• State media in Myanmar/Burma accused ethnic minority rebels of starting deadly fighting near the Chinese border, claiming that government troops had acted to defend a hydropower plant being built to provide power to China. Rebels blame the government for starting the clashes. On Monday, government troops said they had no choice but to fight ethnic Kachin separatists following the collapse of peace talks and violence ensued. One analyst commented that it was no real surprise that conflict continues, as the Kachin had been cut out politically in last year’s election and economically with the dams that they are now accused of attacking.
  • On Thursday, it was reported that China had closed  Tibet to foreigners ahead of the 90th anniversary of the Chinese Communist Party on July 1st. On Friday, details about the apparently brutal detention of one of China’s most important legal activists, Chen Guangcheng, were released. Chen uncovered stories of forces sterilizations and abortions in an eastern city. A new report by the country’s central bank revealed that thousands of corrupt officials have stolen more than $120 billion and fled overseas since the mid-1990s; and police in southern China arrested 19 people in connection with the civil unrest in Guangdong province. Police also began offering residency and cash rewards to migrant workers who provide tip-offs leading to the arrest of rioters involved in the unrest in Guangdong. On Monday, Singapore asked China to clarify its claims to disputed islands in the South China Sea and urged all parties to act with restraint amid the biggest flare-up in regional tension in years over maritime sovereignty claims.
  • Representatives from India and Pakistan are scheduled to meet later this month to discuss Kashmir in the first formal talks between the two rivals since 2008. Analysts expect no breakthroughs.
  • A new British documentary looking into new allegations of war crimes in Sri Lanka sparked debate over whether investigations should be conducted on the extrajudicial killings. The government said the video material shown in the documentary, which shows the apparent execution of three tied up Tamil prisoners, including a woman, was fabricated.  On Thursday, the Tamil party said the military had attacked its campaign events in the north to create a climate of fear ahead of the first local government polls in 26 years, scheduled for July 23.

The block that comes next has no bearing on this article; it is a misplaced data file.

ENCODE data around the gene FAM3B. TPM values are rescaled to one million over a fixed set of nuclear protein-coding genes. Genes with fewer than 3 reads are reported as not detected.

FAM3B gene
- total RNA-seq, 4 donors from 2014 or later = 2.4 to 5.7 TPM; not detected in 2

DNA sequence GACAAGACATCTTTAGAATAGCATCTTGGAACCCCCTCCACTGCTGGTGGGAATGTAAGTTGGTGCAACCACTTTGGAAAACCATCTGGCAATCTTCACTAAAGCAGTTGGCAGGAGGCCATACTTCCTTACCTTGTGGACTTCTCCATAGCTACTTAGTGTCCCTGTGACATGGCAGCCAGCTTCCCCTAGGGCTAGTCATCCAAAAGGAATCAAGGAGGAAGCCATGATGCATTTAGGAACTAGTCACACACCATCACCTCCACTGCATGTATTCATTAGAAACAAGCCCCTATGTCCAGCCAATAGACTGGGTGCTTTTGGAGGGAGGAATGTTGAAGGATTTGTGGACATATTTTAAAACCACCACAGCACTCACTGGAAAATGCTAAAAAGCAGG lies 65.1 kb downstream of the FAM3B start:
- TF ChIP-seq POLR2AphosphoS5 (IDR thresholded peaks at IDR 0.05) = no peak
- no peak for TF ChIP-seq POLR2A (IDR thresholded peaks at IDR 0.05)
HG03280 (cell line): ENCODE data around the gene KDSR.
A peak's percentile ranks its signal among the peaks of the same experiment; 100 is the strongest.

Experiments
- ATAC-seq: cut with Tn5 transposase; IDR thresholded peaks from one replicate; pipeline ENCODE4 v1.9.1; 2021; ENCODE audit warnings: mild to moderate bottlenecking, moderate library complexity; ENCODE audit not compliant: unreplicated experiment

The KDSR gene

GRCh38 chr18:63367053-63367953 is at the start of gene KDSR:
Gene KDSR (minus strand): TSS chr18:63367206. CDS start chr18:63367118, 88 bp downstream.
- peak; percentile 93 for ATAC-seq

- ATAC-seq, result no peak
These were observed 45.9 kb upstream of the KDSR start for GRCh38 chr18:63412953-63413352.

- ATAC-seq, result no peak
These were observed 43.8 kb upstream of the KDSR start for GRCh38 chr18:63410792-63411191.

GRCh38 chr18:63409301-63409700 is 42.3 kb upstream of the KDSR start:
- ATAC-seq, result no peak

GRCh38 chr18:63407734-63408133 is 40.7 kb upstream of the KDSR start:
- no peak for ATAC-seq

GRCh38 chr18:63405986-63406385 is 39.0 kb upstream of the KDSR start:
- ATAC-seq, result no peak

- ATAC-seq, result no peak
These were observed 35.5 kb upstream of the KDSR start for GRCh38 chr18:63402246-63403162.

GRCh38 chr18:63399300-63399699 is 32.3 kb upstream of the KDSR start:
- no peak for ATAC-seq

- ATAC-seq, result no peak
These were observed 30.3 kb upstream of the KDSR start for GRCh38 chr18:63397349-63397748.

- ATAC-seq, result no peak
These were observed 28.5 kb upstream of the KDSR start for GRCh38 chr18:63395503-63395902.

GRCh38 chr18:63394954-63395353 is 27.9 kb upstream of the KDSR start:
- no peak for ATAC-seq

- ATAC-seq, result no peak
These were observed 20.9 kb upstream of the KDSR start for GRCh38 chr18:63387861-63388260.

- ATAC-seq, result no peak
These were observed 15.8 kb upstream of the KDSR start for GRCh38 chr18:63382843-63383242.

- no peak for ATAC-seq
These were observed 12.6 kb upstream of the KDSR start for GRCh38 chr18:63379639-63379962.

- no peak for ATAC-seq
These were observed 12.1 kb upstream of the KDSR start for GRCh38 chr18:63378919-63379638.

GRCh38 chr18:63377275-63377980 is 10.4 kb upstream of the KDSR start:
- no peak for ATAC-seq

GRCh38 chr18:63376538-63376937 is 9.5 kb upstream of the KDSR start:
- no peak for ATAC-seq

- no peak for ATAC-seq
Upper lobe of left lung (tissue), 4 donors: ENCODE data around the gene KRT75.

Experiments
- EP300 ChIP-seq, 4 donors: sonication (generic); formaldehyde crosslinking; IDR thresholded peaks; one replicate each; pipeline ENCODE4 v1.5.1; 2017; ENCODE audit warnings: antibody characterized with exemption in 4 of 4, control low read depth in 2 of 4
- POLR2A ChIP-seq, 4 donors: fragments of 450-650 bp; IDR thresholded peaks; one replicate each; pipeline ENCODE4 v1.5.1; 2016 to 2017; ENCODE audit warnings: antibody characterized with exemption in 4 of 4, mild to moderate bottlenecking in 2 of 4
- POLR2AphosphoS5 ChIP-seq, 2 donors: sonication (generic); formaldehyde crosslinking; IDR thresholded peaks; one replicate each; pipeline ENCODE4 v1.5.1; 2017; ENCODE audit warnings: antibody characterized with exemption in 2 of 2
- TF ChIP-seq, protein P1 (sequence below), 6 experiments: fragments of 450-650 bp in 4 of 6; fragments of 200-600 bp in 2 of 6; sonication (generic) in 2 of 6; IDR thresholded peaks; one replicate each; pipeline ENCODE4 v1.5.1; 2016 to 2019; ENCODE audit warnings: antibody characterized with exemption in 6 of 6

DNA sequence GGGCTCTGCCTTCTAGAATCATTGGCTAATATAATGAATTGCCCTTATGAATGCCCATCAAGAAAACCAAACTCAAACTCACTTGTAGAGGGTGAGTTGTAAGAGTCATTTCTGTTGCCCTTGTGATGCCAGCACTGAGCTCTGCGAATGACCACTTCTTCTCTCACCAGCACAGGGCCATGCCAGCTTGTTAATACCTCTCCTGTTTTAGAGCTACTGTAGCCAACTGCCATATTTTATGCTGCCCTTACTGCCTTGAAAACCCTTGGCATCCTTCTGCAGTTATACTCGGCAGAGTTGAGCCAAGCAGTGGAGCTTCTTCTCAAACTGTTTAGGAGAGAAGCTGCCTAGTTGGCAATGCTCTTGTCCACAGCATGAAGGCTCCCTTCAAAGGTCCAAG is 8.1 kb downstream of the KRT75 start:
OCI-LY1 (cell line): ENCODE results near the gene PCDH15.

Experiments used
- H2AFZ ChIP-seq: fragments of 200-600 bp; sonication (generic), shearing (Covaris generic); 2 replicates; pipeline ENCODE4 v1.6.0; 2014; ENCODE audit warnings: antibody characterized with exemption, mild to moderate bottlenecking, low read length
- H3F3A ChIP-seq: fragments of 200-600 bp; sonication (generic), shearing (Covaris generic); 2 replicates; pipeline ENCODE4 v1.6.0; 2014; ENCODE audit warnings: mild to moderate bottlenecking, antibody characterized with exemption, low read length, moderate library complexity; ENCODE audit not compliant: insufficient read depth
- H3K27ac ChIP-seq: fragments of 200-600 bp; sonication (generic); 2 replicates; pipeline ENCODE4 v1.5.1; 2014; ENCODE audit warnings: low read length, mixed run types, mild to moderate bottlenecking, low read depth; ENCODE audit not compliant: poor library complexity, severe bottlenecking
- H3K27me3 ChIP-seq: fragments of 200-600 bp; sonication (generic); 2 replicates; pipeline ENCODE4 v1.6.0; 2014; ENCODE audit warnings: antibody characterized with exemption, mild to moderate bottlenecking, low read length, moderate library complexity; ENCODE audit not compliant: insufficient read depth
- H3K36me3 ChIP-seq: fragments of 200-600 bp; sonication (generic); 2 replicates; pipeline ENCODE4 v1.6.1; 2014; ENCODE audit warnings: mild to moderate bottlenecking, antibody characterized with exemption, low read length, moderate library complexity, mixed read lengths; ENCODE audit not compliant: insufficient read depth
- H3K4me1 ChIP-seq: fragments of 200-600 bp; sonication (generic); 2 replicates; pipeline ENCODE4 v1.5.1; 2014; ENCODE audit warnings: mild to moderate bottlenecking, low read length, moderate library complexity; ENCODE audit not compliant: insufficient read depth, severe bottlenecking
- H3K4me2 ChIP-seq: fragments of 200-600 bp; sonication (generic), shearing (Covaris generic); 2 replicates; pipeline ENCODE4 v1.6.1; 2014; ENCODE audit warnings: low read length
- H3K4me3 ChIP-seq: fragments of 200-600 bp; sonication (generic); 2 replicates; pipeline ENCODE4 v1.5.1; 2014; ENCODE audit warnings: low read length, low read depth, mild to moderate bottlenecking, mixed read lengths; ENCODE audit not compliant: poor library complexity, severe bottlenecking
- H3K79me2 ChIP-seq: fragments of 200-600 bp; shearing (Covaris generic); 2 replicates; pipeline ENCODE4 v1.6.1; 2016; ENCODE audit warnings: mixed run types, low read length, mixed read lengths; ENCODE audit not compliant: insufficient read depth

• The US Navy intercepted a ship from North Korea suspected of carrying an illegal shipment of missile parts to Myanmar/Burma was reported this week. The cargo ship was forced to return home after a standoff at sea and several days of diplomatic pressure from Washington and Asian nations. On Wednesday, a government source reported that nine North Koreans had defected to the South in a small boat and were seeking asylum, an incident likely to raise tensions between the two sides. South Korea rejected the North’s demand for their return on Friday, with the North warning that relations could worsen if the group is not returned.
  • South Korean Marines fired rifles at a South Korean commercial aircraft flying near the sea border with the North, thinking it was one of the North’s jet fighters on Saturday. The craft sustained no damage, as it was out of range of the rifles.
  • Several foreign members of the legal staff for a UN backed Cambodian tribunal trying former Khmer Rouge leaders walked out in recent weeks to protest an apparent decision by top investigators not to pursue new prosecutions beyond the first two cases. The investigator’s actions echo those of PM Hun Sen, who previously told SG Ban Ki-moon that a so-called Case 3 was “not allowed”.
  • It was reported this week that the alleged leader of the banned Islamic organization Hizb ut-Tahrir was arrested in Tajikistan sometime last week. Sharifjon Yoqubov has already spent 10 years in prison, and his sister alleged that after his arrest his three daughters, aged between 4 and 16, disappeared, and are suspected to be in police custody in an effort to pressure Yoqubov to talk. On Thursday, authorities had detained a local BBC reporter on suspicion of belonging to Hizb ut-Tahrir, who was reportedly denied access to his lawyer. On Friday, it was reported that the government had taken the first step towards banning children and adolescents from worshipping in mosques and churches, in the latest crackdown on religious freedom.
  • Philippine security forces are on alert for possible attacks from militants after some rebels had been spotted arriving in Manila this month, the government announced on Thursday. One report suggested a bomb attack was planned for Independence Day (June 12th), though no attack was carried out on that day.
  • Suspected Muslim militants killed 4 soldiers in an ambush at a crowded market in southern Thailand on Thursday. On Monday, suspected militants killed a policeman and two local officials in the south. There has been a sharp rise in the number and scale of attacks in recent months.
  • Vietnam and the US took the first step towards cleaning up Agent Orange contamination on Friday. The US military sprayed up to 12 million gallons of the defoliant between 1961 and 1971 and for years there has been the questions of compensation for Vietnamese who suffered health problems resulting from exposure to the compound.
  • The mother of a jailed youth activist was briefly detained on Friday in Azerbaijan after leaving her membership card from the ruling Yeni Azerbaijan Party on the grave of the former President. A security guard explained that the detention occurred to “clarify the issue”.
  • The parliament of Kyrgyzstan has adopted a new resolution calling for a local news website to be banned, claiming it “ignites ethnic hatred” among Uzbeks and Kyrgyz. Uzbek officials banned the website in 2005 after the site’s coverage of the massacre of protesters by security forces. Some fear it would be the “introduction of censorship” to the country. The OSCE Representative on Freedom of the Media voiced a concern, saying that the measures could potentially limit media pluralism.